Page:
Tribulus Terrestris is an herb that has traditionally been used to promote male sexual health and virility. Tribulus is Latin for “to tear,” which refers to the plant’s ability to damage. It is also known as puncture vine and grows around the world, particularly in cold and dry climates. The plant is native to parts of tropical Australia, Europe, Asia and Africa.
Medicinal properties of Tribulus
Tribulus is quite popular owing to its medicinal properties. It is believed to:
- Help libido in both women and men
- Benefit those with hormonal imbalance
- Reduce symptoms of menopause
- Improve circulatory system
- Prevent impotence
- Help people with mood swings and depression
- Boost energy and fight fatigue
It is best known for its ability to increase testosterone. It was probably the first herbal supplement that was marketed as a testosterone booster. While many people swear by its testosterone boosting ability, there are others who call it a hyped-up herb. So, what’s the truth? What does the research say? Let’s have a look.
How does it work?
- Tribulus Terrestris is commonly used as a post-cycle supplement to kick-start body’s natural testosterone production. It is believed that Tribulus increases the luteinizing hormone (LH) levels thereby helping the body synthesize more testosterone.
- Tribulus contains steroidal glycosides and steroidal saponins, which can have androgenic effects.
Does Tribulus Increase Testosterone?
In theory, it seems plausible that the herb elevates LH, which sends signals to the testicles causing them to make testosterone, however, there is little evidence to support these claims. Here is a look at some published studies.
Research conducted on animals to study the efficacy of Tribulus as a testosterone booster has shown promising results.
The hormonal effects of Tribulus Terrestris and its role in the management of male erectile dysfunction–an evaluation using primates, rabbit and rat.
In this study, rabbits, primates and rats where administered 7.5-30 mg Tribulus extract per kg body weight for eight weeks. The blood samples were then analyzed for dihydrotestosterone, dehydroepiandrosterone sulfate and testosterone levels. The study showed:
- Increase in testosterone levels by 52 percent in primates and 51 percent in rats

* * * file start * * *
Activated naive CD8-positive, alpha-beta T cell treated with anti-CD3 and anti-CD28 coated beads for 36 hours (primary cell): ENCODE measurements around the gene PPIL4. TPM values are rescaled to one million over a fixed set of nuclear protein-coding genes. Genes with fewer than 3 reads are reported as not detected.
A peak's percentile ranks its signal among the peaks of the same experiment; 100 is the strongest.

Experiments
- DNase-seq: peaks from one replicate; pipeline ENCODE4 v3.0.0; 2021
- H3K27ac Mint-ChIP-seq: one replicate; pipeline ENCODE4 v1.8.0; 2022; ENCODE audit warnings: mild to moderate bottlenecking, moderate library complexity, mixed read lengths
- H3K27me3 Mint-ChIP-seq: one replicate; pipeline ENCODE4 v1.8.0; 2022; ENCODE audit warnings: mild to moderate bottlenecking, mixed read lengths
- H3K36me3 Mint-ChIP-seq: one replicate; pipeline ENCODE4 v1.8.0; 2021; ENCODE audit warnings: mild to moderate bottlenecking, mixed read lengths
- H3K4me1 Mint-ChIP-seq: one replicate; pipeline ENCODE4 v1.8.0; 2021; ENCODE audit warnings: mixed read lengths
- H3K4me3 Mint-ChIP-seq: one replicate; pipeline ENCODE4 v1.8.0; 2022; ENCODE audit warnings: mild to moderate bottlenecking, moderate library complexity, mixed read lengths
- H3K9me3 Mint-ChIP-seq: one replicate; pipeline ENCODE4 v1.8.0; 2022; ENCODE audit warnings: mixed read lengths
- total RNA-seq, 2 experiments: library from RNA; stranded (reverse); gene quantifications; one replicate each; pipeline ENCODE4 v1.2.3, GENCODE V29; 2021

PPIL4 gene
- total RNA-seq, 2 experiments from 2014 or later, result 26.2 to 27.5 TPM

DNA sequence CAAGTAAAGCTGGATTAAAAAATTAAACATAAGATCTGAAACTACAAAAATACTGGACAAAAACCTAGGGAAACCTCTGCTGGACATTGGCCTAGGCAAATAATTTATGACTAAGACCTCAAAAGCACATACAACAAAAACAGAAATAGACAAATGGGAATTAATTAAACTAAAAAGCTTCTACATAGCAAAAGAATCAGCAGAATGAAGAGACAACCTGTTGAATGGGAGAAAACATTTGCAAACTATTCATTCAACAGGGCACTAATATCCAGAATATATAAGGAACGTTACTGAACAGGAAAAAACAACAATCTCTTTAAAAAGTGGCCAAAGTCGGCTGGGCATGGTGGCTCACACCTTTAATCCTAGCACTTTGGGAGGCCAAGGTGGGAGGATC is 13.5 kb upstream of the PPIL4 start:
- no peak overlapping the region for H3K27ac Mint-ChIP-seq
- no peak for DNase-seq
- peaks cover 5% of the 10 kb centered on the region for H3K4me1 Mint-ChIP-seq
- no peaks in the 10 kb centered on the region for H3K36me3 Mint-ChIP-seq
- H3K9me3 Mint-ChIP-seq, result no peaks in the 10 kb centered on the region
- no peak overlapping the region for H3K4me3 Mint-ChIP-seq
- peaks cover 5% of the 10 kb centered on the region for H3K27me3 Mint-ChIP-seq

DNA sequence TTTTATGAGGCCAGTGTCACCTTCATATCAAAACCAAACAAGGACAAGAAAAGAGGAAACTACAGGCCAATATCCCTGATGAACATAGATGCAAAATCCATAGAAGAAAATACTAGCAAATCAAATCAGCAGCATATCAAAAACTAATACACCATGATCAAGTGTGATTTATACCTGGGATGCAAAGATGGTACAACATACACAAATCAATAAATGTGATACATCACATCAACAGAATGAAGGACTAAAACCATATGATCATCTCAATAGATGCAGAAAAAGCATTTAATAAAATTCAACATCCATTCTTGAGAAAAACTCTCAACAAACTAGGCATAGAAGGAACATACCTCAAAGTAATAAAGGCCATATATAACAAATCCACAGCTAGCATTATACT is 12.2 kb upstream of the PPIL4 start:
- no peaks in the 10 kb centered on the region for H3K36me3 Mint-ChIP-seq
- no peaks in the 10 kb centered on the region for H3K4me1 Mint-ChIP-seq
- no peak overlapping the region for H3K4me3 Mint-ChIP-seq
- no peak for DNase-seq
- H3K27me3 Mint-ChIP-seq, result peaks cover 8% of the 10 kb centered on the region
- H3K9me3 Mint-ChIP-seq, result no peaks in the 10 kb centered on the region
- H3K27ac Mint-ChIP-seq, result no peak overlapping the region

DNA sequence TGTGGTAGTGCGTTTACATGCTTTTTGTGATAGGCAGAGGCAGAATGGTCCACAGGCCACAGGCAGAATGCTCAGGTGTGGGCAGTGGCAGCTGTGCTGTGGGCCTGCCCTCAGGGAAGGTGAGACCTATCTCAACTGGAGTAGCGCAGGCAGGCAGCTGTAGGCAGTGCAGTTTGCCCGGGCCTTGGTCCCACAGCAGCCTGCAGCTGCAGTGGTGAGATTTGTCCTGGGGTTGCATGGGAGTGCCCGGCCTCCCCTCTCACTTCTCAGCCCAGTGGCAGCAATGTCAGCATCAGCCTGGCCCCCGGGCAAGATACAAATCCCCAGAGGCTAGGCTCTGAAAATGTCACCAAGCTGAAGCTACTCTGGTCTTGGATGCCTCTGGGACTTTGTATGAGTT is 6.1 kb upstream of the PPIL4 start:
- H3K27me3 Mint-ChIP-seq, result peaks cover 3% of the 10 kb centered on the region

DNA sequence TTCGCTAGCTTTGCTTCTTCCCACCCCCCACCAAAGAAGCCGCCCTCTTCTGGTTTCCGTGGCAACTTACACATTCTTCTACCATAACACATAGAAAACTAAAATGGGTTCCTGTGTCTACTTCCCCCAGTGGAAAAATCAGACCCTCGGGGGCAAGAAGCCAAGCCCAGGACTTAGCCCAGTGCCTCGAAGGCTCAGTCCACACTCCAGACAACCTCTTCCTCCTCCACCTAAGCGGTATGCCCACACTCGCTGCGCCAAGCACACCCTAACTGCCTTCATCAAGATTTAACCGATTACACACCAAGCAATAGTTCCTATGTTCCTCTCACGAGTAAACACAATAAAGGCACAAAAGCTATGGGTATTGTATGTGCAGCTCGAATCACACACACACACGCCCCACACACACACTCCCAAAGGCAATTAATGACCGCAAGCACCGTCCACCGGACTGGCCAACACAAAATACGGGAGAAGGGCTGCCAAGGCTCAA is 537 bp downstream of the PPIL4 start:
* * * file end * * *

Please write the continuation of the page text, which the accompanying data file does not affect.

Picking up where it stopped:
- Tribulus may be useful in mild to moderate cases of erectile dysfunction
Evaluation of the aphrodisiac activity of Tribulus terrestris Linn. in sexually sluggish male albino rats
The study was conducted on 18 sexually sluggish male rats. They were administered 50mg/kg and 100mg/kg body weight of Tribulus extract. Researchers then recorded sexual behaviour of these rats. They found:
- An increase in sexual behaviour
- 100mg Tribulus extract per body weight increased serum testosterone levels and sexual performance in rats
- No change in sperm count
The effect of five weeks of Tribulus terrestris supplementation on muscle strength and body composition during preseason training in elite rugby league players
In this 2007 study, 24 elite rugby players were divided into two groups. One was administered 450 mg of Tribulus, and the other was given a placebo. The players also followed a weightlifting regimen for five weeks. The results were:
- No improvement in muscle mass or strength
- No decrease in body fat compared to the placebo group
- No change in testosterone to estrogen ratio. In short, it did not increase testosterone
Prospective Analysis on the Effect of Botanical Medicine (Tribulus terrestris) on Serum Testosterone Level and Semen Parameters in Males with Unexplained Infertility.
A more recent study, conducted in 2016 involved 30 men with unknown fertility issues. They were randomly administered 750 mg of Tribulus daily in three doses for three months or placebo. It was found that:
- There was no change in free testosterone, total testosterone or luteinizing hormone
- No benefits to sperm motility or sperm concentration
Apart from these two studies, two other human studies conducted in 2000 and 2001 also showed no changes in testosterone levels.
Pilot Study on the Effect of Botanical Medicine (Tribulus terrestris) on Serum Testosterone Level and Erectile Function in Aging Males With Partial Androgen Deficiency (PADAM).
Conducted in 2016, this study involved 30 aging males with With Partial Androgen Deficiency (PADAM). The participants were given a 750 mg of tribulus divided into three equal doses of 250 mg throughout the day. It was observed that there was:
- Significant difference in free and total testosterone levels before and after the treatment
- No change in luteinizing hormone
- Significant correlation between testosterone (free and total) and erectile function
However, it is important to note that this study used no placebo group.
Unfortunately, there is little evidence in support of Tribulus’ efficacy as a testosterone booster. All the research we came across shows that it makes no difference in testosterone levels. Therefore, if you are taking Tribulus supplements to become leaner, stronger or adding more muscle, you should not expect much.